Only weeks in, Coronavirus has already had more of an impact on global cycling than any event since World War II. With a large number of early season major races already cancelled, all WorldTour racing has been suspended until at least early April and most likely longer. The first Grand Tour of the year, the Giro d’Italia, has been postponed and the #1 one-day classic, Paris-Roubaix looks next to be called off.
At this stage the Tour de France is going ahead but these are very uncertain times. If it is postponed a creative and very entertaining alternative has been suggested – a full replay of the 2011 event, broadcast on SBS from 7:30pm on each night of (what would’ve been) The Tour. Who wouldn’t want to relive Cadel Evans’ big win? … We vote for that!
In other news from Europe – recreational cycling has been effectively banned in some parts. Spaniards have been ordered to stay indoors for 14 days and risk fines of up to 3000 euros for being outdoors ‘unnecessarily’.
It’s similar in Italy with non-essential outdoor activities being strongly discouraged and socially unacceptable.
Australian Events Cancelled & Postponed
On the local front cycling events across Australia look set to be delayed and postponed following the government edict to restrict gatherings involving 500 or more participants. Of note – in the US overnight President Trump recommended that mass gathering number be set at just 10 people.
Bicycling Australia’s popular Clare Classic, which was scheduled for April 4 & 5, has sadly been cancelled. Our next event, the Mudgee Classic, has been postponed until June 2021. Other events including the Noosa & Bowral Classics are scheduled to go ahead, both including a full 100% COVID-19 refund policy.
The Oceania Cycling Confederation has reported the 2020 Oceania Road Championships, scheduled for Brisbane, 5-6 April will be postponed.
Some Good News
The impact of COVID-19 on the Aussie cycling scene is not all bad news. There have been reports of more people out riding and some bike shops seeing an uptake in business as people look to an alternative to public transport.
Cycling, it seems, could be a perfect panacea during this global pandemic. This list of needs and their simple solutions shows just some of the ways a bike can beat Coronavirus.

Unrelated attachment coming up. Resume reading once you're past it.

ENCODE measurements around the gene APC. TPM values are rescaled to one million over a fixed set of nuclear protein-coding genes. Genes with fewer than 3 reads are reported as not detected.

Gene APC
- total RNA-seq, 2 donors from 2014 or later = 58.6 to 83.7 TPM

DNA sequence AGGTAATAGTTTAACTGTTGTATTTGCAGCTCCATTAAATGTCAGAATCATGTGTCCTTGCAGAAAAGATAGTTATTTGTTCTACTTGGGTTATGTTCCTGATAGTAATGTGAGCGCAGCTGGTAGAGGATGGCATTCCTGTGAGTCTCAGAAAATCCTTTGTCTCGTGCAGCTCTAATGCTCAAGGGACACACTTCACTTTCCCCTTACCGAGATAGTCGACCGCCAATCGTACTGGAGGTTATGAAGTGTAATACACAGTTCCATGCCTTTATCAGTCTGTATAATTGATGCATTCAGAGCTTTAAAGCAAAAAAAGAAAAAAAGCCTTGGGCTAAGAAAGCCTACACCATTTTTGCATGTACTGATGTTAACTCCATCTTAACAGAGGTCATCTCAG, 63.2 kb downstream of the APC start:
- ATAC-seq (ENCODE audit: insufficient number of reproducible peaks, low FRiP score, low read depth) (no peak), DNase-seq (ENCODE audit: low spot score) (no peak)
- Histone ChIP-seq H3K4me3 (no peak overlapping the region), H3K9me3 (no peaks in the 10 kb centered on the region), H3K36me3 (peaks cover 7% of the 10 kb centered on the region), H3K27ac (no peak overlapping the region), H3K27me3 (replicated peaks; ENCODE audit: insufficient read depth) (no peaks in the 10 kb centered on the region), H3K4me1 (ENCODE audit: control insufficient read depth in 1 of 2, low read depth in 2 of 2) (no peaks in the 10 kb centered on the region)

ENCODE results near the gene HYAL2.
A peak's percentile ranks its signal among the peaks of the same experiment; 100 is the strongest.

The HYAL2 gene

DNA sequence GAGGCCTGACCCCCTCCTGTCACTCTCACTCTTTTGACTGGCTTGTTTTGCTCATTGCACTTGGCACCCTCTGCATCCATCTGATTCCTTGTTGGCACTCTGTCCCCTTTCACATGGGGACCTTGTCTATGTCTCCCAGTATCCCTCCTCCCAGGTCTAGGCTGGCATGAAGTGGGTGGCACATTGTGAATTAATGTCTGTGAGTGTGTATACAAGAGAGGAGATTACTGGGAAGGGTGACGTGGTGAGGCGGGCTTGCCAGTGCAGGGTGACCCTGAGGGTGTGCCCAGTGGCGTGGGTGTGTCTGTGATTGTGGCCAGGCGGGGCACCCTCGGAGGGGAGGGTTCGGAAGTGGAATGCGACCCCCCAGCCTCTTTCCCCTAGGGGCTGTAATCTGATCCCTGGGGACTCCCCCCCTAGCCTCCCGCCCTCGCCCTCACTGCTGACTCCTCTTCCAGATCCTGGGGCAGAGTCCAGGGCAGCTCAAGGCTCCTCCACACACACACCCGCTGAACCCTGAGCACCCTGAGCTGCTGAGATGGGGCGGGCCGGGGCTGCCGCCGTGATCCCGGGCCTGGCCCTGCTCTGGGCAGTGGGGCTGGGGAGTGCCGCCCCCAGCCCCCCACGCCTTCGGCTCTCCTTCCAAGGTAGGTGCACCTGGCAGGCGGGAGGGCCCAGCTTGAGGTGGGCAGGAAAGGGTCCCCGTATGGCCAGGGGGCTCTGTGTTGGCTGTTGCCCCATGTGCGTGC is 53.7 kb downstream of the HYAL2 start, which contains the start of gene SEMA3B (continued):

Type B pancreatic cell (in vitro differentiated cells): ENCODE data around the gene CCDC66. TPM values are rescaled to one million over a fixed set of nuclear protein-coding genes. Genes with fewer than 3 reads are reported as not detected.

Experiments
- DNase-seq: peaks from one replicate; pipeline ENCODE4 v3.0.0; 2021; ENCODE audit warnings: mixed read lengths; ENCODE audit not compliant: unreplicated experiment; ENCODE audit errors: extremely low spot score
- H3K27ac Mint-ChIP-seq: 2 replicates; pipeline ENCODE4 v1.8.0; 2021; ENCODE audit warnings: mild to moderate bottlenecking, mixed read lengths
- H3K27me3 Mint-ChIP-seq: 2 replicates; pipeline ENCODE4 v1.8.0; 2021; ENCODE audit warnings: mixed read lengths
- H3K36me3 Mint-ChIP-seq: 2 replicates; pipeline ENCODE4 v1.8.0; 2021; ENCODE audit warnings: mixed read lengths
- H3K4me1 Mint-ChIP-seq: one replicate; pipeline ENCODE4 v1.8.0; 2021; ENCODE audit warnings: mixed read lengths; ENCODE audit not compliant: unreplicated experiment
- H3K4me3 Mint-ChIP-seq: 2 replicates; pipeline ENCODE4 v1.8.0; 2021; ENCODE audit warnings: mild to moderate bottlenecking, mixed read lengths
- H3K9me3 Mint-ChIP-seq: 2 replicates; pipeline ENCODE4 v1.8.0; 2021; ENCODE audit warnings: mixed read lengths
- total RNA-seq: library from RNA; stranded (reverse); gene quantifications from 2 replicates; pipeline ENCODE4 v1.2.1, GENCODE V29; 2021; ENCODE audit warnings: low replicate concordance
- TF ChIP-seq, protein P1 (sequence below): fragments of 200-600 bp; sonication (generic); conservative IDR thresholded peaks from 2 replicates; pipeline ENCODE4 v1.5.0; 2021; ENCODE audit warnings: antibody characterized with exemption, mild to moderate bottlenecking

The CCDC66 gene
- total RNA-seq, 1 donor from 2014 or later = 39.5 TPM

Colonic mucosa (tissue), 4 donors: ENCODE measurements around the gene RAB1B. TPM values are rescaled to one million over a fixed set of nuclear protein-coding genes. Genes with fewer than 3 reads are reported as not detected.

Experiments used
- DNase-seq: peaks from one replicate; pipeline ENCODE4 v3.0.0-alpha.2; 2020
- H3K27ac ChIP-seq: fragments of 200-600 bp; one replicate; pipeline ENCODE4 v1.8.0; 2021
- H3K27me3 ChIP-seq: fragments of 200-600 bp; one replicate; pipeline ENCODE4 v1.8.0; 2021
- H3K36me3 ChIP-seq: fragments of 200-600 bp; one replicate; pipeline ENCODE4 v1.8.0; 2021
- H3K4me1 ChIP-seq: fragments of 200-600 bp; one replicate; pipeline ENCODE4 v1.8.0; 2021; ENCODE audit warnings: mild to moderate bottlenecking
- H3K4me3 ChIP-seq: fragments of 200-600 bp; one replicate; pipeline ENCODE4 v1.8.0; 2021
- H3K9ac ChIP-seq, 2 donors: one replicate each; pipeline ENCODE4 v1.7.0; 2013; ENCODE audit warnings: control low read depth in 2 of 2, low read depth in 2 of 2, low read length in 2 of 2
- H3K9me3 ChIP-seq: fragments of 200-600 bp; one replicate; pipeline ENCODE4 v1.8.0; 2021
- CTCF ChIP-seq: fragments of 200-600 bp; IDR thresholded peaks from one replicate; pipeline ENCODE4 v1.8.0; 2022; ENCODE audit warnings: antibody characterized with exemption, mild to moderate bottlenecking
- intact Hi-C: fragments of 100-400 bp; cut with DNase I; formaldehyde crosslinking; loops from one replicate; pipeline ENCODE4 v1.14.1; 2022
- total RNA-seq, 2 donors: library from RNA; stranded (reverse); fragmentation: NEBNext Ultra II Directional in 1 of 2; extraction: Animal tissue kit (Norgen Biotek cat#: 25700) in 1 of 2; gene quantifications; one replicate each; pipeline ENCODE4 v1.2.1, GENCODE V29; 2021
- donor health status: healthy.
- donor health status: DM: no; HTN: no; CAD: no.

Social distancing – ride your bike.
Source of sunshine -ride your bike.
Stay 1.5m from others – ride your bike.
Fresh air & less isolation – ride your bike.
Alternative to public transport – ride your bike.
Can’t go to the gym or spin class – ride your bike.
Mental health in these troubling times -ride your bike.
Working from home & need a brain boost -ride your bike.
Maintain & strengthen your immune system – ride your bike.
Coronavirus Precautions & Cycling
While cycling is clearly a wonderful way to beat of the Coronavirus blues, there are a number of common sense precautions riders should take. These include –
- Feeling even marginally unwell? Don’t ride with others. We all have a responsibility to reduce the spread of this illness and all precautions must be taken. Sometimes getting out for a ride can be a great way to clear the system but our advice is to go alone and not put others at risk.
- Groups. Our advice would be to stick with smaller groups and / or ride solo. Remember people can have the virus and not show symptoms. Discuss your concerns when planning a ride and be aware of each other recent travel history, hygiene habits and general awareness of COVID-19.
- Hygiene. Pack antibacterial hand cleaner with you on each and every ride. Clean your hands before, during and after the ride – and definitely as you stop at the coffee shop or meet up with others.
- Touch. Studies have shown humans touch their faces some 3,000 to 5,000 times per day! Astonishing figures … great to keep in mind as a reminder to limit hand and finger contact with your eyes, nose, ears and mouth.
- Space. ‘Social Distancing’ seems the latest buzzword but it is a very important aspect to keeping the spread of disease and illness at bay. Maintain a safe distance from other riders when on the bike and at the cafe afterwards.
- Helmets & Gloves. Stopping for that mid or post-ride coffee? Remove your helmet and gloves and leave them with your bike. Your mates don’t want sweat-soaked equipment on the table.
- Share Bikes? With more people cycling – a recent study in New York finding an uptake in commuter biking by 55% this month alone! – sanitising a share bike before use is highly recommended. Use spray or hand sanitiser to clean the hand grips and saddle, then again clean your hands.